The Dardanelle Lock and Dam was completed in 1963, forming Dardanelle Lake. Over the next seven years, twelve more locks and dams would be added in Arkansas, while Oklahoma added five of their own. After years of engineering feats like raising existing bridges, moving power lines, dredging, digging a navigation channel nine feet deep, and of course, the locks and dams themselves, the Arkansas River Navigation System was ready.
The project wasn’t without its critics. The railroads opposed the navigation system, saying it was too expensive to build. An article in LIFE Magazine in 1963 called the Arkansas River Navigation Project “the most outrageous pork-barrel project in United States history.” Senator McClellan continued to defend the project and see it through to its completion. On December 31, 1970, the navigation system opened. President Nixon signed a bill naming the new waterway the McClellan-Kerr Arkansas River Navigation System (MKARNS) in honor of the senators who so staunchly supported it. Nixon visited the Port of Catoosa, the terminus in Oklahoma, to dedicate the waterway June 5, 1971.
Forty-six years later, the MKARNS is a busy waterway that transports twelve to fourteen million tons of cargo each year and drawing in two to three billion dollars worth of business. Hydropower plants along the system create clean energy and a series of reservoirs in Oklahoma help keep the Arkansas River from the devastating floods of the past.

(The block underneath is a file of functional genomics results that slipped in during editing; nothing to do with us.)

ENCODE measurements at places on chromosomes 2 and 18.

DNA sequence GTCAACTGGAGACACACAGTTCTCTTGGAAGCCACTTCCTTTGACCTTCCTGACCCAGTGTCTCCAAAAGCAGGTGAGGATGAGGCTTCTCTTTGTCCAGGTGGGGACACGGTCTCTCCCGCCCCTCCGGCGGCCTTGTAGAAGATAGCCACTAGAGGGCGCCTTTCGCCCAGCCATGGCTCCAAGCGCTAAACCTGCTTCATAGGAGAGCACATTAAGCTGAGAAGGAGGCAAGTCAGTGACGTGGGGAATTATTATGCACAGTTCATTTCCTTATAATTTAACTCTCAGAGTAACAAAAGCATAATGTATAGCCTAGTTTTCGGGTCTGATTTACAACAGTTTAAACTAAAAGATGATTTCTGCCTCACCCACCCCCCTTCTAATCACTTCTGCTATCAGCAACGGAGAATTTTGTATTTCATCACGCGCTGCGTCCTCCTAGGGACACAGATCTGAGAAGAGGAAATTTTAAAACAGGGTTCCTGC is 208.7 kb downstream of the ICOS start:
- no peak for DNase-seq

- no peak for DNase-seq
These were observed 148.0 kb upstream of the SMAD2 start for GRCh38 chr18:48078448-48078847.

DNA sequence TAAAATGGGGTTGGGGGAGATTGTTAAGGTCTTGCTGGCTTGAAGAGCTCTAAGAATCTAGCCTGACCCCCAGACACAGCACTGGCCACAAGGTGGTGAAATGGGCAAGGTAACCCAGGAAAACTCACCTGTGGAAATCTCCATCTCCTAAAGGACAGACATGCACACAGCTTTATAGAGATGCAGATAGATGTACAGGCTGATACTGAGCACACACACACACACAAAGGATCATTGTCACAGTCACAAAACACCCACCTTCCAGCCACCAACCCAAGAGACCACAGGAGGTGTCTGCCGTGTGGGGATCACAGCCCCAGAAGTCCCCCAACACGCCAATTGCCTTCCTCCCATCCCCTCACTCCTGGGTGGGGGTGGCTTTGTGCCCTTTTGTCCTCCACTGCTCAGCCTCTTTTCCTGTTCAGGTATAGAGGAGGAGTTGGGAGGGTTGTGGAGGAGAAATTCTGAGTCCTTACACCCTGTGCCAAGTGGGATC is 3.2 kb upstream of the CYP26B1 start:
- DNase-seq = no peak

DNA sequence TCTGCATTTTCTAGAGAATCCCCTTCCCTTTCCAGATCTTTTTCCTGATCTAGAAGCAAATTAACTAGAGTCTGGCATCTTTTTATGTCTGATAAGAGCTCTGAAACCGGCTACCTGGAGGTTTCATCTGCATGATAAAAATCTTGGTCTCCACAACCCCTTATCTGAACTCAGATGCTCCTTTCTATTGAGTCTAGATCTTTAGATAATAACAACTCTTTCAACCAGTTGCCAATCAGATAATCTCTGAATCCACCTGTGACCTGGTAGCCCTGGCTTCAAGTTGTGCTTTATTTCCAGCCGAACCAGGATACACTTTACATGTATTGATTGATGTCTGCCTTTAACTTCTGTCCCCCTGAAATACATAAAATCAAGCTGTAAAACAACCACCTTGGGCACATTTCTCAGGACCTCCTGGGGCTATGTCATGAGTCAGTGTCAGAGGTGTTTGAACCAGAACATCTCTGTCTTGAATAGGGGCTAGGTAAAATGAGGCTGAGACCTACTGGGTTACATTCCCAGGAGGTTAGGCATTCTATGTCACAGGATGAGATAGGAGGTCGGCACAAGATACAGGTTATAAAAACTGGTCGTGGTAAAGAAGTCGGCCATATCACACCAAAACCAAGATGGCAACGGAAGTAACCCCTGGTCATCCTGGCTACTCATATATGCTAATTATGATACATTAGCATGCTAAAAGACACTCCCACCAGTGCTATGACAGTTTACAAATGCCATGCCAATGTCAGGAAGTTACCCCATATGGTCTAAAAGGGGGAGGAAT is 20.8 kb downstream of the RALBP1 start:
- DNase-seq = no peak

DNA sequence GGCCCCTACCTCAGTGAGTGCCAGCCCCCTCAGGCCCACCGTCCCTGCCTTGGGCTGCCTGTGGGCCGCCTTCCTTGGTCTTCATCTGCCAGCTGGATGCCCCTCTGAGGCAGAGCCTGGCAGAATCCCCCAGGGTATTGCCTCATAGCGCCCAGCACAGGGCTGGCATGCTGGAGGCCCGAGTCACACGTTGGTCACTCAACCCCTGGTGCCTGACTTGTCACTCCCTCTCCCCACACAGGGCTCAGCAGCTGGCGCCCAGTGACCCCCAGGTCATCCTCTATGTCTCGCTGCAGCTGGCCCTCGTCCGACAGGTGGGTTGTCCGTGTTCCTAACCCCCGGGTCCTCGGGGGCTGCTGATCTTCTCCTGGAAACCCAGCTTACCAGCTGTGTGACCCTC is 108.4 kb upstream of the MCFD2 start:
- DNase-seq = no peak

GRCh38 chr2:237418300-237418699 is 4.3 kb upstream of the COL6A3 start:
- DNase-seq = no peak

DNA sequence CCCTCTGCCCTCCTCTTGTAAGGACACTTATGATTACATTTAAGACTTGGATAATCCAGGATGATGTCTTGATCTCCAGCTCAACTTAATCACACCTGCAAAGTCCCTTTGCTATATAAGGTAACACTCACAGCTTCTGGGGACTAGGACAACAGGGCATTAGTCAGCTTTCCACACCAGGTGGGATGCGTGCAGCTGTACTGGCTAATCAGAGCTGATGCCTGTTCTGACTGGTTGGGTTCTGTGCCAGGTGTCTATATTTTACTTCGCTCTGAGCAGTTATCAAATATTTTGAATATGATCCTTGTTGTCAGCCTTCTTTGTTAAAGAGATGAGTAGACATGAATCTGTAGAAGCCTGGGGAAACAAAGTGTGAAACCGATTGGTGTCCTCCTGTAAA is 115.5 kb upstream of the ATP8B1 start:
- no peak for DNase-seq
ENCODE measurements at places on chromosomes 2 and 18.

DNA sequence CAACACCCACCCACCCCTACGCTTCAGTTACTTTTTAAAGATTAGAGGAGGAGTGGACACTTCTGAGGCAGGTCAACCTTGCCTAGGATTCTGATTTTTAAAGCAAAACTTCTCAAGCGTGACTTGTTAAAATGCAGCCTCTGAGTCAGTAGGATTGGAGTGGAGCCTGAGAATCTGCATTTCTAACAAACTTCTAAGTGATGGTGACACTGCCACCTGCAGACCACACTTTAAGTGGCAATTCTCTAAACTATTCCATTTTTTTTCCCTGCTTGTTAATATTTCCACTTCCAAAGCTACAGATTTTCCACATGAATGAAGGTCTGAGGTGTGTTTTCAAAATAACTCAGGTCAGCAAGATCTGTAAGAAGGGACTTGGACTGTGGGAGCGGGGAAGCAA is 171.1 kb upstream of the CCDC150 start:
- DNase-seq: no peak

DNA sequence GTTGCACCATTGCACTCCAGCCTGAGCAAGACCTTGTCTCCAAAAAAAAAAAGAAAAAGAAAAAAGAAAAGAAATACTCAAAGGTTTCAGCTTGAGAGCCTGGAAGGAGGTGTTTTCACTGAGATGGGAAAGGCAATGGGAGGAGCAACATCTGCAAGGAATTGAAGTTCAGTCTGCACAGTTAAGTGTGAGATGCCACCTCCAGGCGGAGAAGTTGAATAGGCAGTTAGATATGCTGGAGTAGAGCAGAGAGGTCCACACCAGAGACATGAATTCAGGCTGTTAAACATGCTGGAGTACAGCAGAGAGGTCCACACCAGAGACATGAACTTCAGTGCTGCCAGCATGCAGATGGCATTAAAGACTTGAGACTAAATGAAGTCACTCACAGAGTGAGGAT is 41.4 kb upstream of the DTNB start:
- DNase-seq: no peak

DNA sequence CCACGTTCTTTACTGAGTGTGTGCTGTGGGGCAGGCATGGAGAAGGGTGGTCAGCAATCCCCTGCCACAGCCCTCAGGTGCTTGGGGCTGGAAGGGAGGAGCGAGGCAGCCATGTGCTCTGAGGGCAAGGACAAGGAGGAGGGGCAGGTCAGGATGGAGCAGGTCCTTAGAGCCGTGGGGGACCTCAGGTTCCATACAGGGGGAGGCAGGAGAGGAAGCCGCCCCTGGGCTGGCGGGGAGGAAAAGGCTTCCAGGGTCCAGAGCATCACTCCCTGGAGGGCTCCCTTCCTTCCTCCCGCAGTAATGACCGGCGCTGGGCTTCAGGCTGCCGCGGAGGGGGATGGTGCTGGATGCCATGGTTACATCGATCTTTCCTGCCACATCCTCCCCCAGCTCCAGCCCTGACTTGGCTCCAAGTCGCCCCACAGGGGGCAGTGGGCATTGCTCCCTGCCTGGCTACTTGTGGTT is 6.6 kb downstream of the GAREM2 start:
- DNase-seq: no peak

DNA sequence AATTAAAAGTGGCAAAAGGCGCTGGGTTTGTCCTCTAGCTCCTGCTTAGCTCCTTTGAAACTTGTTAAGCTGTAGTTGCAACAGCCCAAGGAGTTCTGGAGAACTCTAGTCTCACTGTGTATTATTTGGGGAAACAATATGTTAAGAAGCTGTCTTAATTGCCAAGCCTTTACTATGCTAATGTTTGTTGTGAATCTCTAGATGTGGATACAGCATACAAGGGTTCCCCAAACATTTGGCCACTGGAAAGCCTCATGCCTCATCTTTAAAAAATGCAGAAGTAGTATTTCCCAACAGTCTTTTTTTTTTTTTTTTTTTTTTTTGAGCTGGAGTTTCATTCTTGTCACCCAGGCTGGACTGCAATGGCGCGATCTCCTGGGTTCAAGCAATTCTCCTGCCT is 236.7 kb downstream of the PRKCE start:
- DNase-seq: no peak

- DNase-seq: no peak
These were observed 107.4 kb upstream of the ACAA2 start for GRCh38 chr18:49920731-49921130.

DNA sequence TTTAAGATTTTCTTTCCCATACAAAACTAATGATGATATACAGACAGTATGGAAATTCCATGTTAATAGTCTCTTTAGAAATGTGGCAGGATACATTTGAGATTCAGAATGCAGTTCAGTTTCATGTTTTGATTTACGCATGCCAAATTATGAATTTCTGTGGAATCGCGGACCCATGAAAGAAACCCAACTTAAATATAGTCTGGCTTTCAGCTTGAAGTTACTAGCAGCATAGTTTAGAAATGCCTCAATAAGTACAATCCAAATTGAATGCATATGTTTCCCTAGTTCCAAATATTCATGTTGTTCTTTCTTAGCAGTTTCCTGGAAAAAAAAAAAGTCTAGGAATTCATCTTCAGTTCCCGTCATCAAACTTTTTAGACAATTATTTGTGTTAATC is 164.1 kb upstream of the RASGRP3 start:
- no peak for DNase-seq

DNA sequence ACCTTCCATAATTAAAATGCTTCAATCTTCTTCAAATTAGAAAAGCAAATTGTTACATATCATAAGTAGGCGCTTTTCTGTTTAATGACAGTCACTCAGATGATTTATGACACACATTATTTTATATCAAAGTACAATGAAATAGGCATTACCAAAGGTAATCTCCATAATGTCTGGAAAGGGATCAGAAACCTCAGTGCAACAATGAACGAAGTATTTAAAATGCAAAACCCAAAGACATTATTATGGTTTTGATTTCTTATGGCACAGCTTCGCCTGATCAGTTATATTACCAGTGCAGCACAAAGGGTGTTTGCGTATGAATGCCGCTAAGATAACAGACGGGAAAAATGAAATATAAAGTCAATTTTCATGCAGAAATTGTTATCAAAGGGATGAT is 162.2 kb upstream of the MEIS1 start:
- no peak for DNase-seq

Next time you’re near the Arkansas River or one of its lakes, stop to check out a lock and see how it lifts barges to the next step in the MKARNS. Enjoy fishing or boating in a river now full of water year-round. Or watch for wildlife that inhabit the river and lakes of the McClellan-Kerr Arkansas Navigation System.
The Army Corps of Engineers maintains excellent resources to learn more about the MKARNS and other waterways they regulate. Visit the Little Rock and Tulsa Districts on Facebook for updates on the locks and dams, lakes, flood control and more. Visit their YouTube channels for great videos, including this one for a quick look at how a lock functions on the McClellan-Kerr Navigation System.
MKARNS photos are courtesy of USACE Tulsa and Little Rock Districts.